A Seymour man was able to inspire many as a Pentecostal minister for more than 45 years.

But in his role as a residential developer, Albert Ray Skaggs found that inspiring faith in a 114-lot subdivision on the northeast corner of Columbus was a little more challenging.

When the founder of Skaggs Builders, Inc. first proposed developing 53 acres north of Rocky Ford Road, between Talley Road and Greenbriar Drive, many Columbus City Council members expressed reservations.

Although a hydrologist provided assurances that residential development would improve — not worsen — an already serious drainage problem, council concerns remained so strong that Skaggs’ proposal was nearly defeated in early 2003.

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Outside of local government, others warned the area was too far out of the way to be commercially successful, said Gayle Skaggs, the developer’s wife of 40-years.

Meanwhile, rural neighbors insisted such a large development north of the Eastridge Manor subdivision would create significant traffic problems and endanger children, according to 2003 news accounts.

“But (Albert Skaggs) saw the need for it, knew in his heart it would work, and he proved it,” Gayle Skaggs said.

The proof lies in the fact that construction was recently completed on the final home in Presidential Parks North, erected on the last remaining lot that was sold last summer.

“From Day One, we saw it was a product people were looking for,” said Jon Mains, sales and marketing coordinator of Skaggs Builders, Inc. “There wasn’t anything like it in Columbus.”

What makes the subdivision of homes, each priced below $300,000, can be described in three words: carefree lifestyle housing, Mains said.

“Presidential Parks is like a condominium association in that you have your grass cut, snow removed and trees trimmed,” Mains said. “But it’s unique in that these are single, detached, free-standing homes.”

Sadly, Albert Skaggs was unable to see his efforts come to full fruition. He died March 16, 2014, at the age of 69.

“It was his dream to do a development like that,” his widow said. “We are all very proud of it.”

While the concept was relatively unknown prior to 2003 in Columbus, Albert Skaggs had the advantage of testing carefree lifestyle housing in his hometown of Seymour in 1990, Mains said.

That project was so successful that Skaggs was encouraged to bring the concept to Bartholomew County by Jean Donica, broker-owner of Re/Max Real Estate Professionals of Columbus, Mains said.

Donica says she knew carefree lifestyle housing would be in high demand just by listening to others talk about how busy their lives have become.

“Even the younger people are working longer hours. So when they are not earning a paycheck, they want play time — instead of working around the house,” Donica said.

For those who are nearing retirement age, an investment in carefree lifestyle housing indicates both short-term and long-term planning, Presidential Parks homeowner Meredith Thompson said.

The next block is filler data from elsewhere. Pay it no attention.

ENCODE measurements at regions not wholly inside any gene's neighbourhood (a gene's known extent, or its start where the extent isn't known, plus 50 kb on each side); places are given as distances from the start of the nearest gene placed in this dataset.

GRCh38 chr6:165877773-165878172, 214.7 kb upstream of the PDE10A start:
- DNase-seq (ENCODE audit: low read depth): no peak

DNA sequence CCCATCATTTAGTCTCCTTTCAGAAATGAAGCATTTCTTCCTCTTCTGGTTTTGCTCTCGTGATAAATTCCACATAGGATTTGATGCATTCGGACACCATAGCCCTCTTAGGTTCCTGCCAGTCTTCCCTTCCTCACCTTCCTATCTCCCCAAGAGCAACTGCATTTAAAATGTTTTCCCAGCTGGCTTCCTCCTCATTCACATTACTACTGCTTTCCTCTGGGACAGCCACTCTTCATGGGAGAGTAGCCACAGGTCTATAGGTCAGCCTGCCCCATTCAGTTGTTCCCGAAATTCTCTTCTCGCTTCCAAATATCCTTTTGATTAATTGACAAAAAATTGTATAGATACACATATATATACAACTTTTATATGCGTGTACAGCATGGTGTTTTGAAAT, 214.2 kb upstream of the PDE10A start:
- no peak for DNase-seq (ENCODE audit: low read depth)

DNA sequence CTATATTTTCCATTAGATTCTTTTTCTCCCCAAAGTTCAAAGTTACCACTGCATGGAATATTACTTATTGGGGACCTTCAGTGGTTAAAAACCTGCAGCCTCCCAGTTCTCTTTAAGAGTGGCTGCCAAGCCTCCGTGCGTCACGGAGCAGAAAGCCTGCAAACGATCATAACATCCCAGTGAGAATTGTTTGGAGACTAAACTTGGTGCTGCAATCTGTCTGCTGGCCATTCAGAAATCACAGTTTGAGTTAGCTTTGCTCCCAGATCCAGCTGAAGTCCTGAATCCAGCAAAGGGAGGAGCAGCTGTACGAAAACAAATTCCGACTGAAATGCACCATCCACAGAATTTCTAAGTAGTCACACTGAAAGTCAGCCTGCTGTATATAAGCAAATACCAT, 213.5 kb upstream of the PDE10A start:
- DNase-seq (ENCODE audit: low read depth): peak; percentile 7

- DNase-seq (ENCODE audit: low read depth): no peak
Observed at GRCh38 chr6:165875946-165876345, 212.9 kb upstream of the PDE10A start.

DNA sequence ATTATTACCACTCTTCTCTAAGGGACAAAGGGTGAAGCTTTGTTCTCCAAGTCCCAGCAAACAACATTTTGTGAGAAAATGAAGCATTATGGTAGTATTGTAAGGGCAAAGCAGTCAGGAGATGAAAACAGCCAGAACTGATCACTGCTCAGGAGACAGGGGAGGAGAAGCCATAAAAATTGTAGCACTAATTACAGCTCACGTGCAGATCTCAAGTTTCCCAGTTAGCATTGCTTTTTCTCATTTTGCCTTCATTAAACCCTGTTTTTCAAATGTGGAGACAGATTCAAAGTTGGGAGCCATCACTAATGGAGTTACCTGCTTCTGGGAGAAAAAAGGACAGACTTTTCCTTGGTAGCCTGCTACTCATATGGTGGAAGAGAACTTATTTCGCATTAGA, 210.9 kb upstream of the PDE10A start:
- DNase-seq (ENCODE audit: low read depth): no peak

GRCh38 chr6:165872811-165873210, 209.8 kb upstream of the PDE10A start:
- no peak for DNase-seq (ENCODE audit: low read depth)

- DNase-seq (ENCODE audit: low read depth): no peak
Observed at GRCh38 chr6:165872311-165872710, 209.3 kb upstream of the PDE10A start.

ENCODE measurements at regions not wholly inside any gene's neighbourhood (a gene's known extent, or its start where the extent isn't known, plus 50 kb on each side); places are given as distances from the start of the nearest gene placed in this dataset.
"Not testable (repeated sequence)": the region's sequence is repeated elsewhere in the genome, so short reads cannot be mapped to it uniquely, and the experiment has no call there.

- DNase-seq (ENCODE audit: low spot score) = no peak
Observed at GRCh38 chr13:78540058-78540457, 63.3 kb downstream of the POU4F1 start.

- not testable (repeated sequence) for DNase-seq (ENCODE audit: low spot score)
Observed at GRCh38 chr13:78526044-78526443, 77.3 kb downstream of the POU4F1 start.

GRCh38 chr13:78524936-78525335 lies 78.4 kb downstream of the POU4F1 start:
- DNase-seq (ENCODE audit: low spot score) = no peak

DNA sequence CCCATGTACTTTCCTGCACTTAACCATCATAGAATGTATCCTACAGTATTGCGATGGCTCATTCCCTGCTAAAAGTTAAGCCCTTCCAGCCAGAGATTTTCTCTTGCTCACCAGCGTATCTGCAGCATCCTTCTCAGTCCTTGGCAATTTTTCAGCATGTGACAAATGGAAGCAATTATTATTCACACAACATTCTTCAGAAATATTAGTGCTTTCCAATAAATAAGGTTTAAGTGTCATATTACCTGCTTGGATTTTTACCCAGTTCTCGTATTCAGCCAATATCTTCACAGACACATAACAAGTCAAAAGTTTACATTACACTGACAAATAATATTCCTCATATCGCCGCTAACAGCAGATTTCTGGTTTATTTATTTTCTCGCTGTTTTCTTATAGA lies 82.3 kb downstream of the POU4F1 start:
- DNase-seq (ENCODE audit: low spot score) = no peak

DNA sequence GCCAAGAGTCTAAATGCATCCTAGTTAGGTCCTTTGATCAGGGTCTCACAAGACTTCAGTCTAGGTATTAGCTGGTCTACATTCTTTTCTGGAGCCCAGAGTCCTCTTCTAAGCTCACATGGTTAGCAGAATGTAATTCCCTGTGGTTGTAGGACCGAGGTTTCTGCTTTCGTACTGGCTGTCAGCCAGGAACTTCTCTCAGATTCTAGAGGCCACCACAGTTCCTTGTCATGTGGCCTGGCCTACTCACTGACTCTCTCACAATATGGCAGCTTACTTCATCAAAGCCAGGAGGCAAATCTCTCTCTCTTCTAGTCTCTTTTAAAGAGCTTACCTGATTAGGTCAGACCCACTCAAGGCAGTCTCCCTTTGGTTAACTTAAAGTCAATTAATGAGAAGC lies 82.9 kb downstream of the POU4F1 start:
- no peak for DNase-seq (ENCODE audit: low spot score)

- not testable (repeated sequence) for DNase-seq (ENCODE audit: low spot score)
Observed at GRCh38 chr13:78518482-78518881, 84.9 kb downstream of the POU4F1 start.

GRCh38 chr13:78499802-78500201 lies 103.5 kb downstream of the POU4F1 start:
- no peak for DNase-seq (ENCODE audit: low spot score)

“You want a home built with accessibility to get in and stay there for when you become a senior,” Thompson said. “You don’t have to wait until you reach a point where you can’t take care of everything.”

Carefree lifestyle housing is also extremely popular with business travelers and local couples who spend their winters in warmer climates, Mains said.

While residents of the Adams-Jackson sections of Presidential Parks voted to keep their area for residents 55 and older, the Roosevelt area does not have such restrictions, homeowner Bob Harmon said.

What’s ahead

Not only do nine neighborhoods similar to Presidential Parks exist in communities such as Seymour, Edinburgh and Columbus today, but both Donica and Mains expect to announce new carefree lifestyle housing projects in the near future.Similar projects are also being considered by the nonprofit Thrive Alliance, which runs the Housing Partnerships Inc. program in Columbus, Donica said.

Donica cited three reasons why she believes some of these new developments will likely go up near downtown Columbus.

Many seniors desire both public transportation and amenities within walking distance.

Farmers are becoming increasingly protective of their land.

Compared to redevelopment expenses, new development costs are high.

While Gayle Skaggs said Mains has been the main force behind the Presidential Parks developments since her husband’s death, Mains said he has been surprised by a few things he has learned along the way.

For example, both he and Albert Skaggs first assumed that since retirees no longer have children at home, they were prepared for a downsize in living space.

But instead of going ahead with plans to build 1,200-square-foot houses, they have discovered many retirees actually prefer homes with about twice that floor space — and accommodated them, Mains said.

Another discovery that took Mains off-guard was the high demand among retirees for three-car attached garages, Mains said.

But when you consider how many retired men want to keep a motorcycle, a pickup, or a collector car — in addition to the family vehicle — that shouldn’t be surprising, Donica said.

Many retired women tell Donica they want that extra garage space as an exercise room or as an interior play area for visiting grandchildren, she said.

“Listening to what people want is the secret to everything,” Donica said.

Pull Quote

“Even the younger people are working longer hours. So when they are not earning a paycheck, they want play time — instead of working around the house.”

— Jean Donica, broker-owner of Re/Max Real Estate Professionals

Author photo
Mark Webber is a reporter for The Republic. He can be reached at mwebber@therepublic.com or 812-379-5636.